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Review: Agatha Christie’s The Hollow at the Genesian Theatre

Review by Andrea Bunjamin


The red curtains of the Genesian Theatre indecisively draws open and close to the first scene of Agatha Christie’s The Hollow – giving audience members a playful tease to the comedic nature of the mystery.


This murder story is set over what is supposed to be a relaxing weekend getaway at Sir Henry and Lucy Angkatell's charming estate, The Hollow. With the arrival of each visitor, we are quickly introduced to the entangled assertions each character has towards one another. And of course, love stirs mischievously amidst the centre of their dizzying troubles. Particularly, for the self-confident but condescending Dr John Cristow as the unfortunate assembly of his devoted wife Gerda, artistic mistress Henrietta, and ex-lover Veronica occur under one fine afternoon.


Coming into a play by the Dame of Murder Mystery, audience members could always expect to be kept on their toes as the sequence of events unravels. Through the return of Molly Haddon’s direction, this particular dance allows us to witness the balancing act between comedic timings and tension in every scene. The reliance on dialogue to clue us in becomes especially important to the things that are said ‘behind closed doors’.


The thoughtfully elegant 1950s set design of a garden room provides a false sense of ‘privacy’ for each character to emotionally convey how they really feel towards each other. The installation of multiple entry points and glass terrace doors becomes integral to the passage of time and the ceaseless possibilities of someone unexpectedly walking in. The mere sudden presence of a character could blow in an entirely different atmosphere. An exchanged glance sets off an array of palpable speculations – one of the many examples being wonderfully executed by a diligent cast.


The portrayal of the absent-minded Lady of the House, Lucy Angkatell (Penny Day), provides an eccentric start to the story, a character whose whimsical mind strays to several tangents. Day’s comedic build up of this character effectively makes her an evermore notable suspect as the delivery of her disjointed statements grows more bizarre. Day is suitably accompanied by good-natured Sir Henry Angkatell (Vincent O’Neill), a pair that effortlessly bounces off each other’s dialogue amidst a grim situation.


There's the beloved Henrietta (Jess Davies), a prominent sculptor caught right in the middle of several romantic associations. Not just as one of Dr Cristow's lovers but as part of a love triangle. Involving the chivalrous but overshadowed Edward Angkatell (Tom Southwell) who's been pining for Henrietta’s affection for years, and stubbornly independent Midge Harvey (Cariad Weitnauer) who is infatuated with Edward.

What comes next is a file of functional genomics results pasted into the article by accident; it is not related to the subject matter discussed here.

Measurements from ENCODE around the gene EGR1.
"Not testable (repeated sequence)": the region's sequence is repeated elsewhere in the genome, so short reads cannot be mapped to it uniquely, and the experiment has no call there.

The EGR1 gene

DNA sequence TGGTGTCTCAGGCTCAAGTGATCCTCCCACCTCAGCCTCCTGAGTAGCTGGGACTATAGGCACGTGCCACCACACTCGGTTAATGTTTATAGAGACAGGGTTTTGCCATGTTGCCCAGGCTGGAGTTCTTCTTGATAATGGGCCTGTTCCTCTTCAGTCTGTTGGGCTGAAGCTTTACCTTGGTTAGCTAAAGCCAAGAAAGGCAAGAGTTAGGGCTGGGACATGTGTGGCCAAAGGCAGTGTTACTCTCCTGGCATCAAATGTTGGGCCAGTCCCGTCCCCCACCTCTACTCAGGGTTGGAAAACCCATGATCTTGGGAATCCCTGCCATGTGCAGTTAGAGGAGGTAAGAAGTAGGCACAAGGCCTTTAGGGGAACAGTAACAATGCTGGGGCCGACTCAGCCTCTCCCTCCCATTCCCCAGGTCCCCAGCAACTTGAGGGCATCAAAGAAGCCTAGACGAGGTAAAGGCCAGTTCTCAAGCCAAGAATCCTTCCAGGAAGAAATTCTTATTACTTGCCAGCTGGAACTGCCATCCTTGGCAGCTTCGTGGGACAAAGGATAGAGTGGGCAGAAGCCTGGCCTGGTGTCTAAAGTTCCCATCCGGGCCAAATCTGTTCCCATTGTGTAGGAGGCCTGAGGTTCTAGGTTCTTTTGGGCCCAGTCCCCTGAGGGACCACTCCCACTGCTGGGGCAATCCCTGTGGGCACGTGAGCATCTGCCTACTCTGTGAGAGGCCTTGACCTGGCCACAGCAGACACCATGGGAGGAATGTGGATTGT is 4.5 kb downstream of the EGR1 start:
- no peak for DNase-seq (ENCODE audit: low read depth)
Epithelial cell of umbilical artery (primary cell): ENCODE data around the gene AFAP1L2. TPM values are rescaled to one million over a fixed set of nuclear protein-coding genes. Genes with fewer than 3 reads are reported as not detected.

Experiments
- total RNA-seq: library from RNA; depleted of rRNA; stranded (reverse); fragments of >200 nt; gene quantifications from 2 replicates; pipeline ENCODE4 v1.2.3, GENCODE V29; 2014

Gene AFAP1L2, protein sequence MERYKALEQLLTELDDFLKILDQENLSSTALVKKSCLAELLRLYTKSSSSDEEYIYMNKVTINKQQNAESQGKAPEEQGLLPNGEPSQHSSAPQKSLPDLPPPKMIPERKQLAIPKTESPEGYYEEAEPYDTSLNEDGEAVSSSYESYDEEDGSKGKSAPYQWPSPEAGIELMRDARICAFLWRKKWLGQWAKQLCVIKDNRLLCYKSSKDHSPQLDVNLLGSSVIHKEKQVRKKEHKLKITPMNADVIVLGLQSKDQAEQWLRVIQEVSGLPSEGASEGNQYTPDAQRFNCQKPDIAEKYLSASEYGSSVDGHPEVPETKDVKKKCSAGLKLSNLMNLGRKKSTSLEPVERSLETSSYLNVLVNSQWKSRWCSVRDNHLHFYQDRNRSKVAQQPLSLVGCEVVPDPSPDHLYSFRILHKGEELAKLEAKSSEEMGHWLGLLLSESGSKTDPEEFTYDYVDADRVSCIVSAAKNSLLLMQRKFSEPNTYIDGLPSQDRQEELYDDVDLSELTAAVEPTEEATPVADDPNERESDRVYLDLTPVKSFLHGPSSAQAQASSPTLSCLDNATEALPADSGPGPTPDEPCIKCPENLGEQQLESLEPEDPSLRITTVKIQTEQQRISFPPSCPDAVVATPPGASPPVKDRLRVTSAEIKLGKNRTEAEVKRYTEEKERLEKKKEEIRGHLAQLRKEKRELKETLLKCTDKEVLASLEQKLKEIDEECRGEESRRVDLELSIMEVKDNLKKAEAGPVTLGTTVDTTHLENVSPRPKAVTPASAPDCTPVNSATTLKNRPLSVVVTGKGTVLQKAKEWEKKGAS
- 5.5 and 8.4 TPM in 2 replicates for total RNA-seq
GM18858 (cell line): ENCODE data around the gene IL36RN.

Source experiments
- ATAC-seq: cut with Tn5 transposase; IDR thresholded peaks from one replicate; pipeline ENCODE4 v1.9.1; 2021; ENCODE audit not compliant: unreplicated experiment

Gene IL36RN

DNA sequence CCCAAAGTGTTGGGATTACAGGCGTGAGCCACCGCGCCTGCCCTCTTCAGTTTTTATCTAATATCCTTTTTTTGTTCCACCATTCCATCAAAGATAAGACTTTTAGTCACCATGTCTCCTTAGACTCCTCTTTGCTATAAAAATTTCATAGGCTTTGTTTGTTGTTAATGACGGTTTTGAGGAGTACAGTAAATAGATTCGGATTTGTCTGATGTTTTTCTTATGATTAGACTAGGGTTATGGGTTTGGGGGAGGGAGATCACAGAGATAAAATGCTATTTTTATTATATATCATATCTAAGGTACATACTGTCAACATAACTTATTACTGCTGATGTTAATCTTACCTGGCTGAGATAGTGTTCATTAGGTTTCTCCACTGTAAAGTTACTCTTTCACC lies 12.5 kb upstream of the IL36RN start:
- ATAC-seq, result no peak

Then there's also the lothario and murder victim himself, Dr John Cristow (Chad Traupmann), a man who certainly lives up to his reputable brilliance and insensitive demeanour even before he arrives on stage. This was more apparent by his treatment towards his dutiful and plain wife Gerda Cristow (Emily Smith), a character whose patient nature seemed to be more of an annoyance. In a play that does involve some role changes, Traupmann’s performance deserves some added praise in his appearance as Inspector Conquelhoun. You can imagine the laughter in the theatre as the actor ironically steps in to be the detective of his own murder. This nimbleness was also impressively performed by the supporting roles of the stern housekeeper Mrs Gudgeon (Emily Saint Smith) , the reedy Veronica Craye/Doris (Alannah Robertson), and attentive Sergeant Penny (Natalie Reid).


By Act 2, everyone is on alert. As the scent of the murder remains fresh and the investigation ensues, we could hear the gears turning throughout the audience. For a brief moment, I was pleasantly reminded why these shared unspoken experiences of seeking out clues and discrepancies in Christie’s stories are so timeless.


However, the biggest surprise that night wasn't the highly anticipated feeling of seeing all the pieces of the puzzle lock in place. But rather how the play subtly dims its lights on the investigation and shines on the quieter emotional complexities of the characters.

Thoughts about motives and hints began to take a refreshing secondary role in some scenes that followed as we watched these characters attempt to comprehend the aftermath. The question of, ‘What now?’ hanging in the air.


Part of the cleverness in The Hollow is how the play could still arguably convince the most avid fans of Christie’s to let their guards down to the mystery of the true culprit – even, when we all seemingly know better. To simply serve as witnesses and just enjoy the ride.

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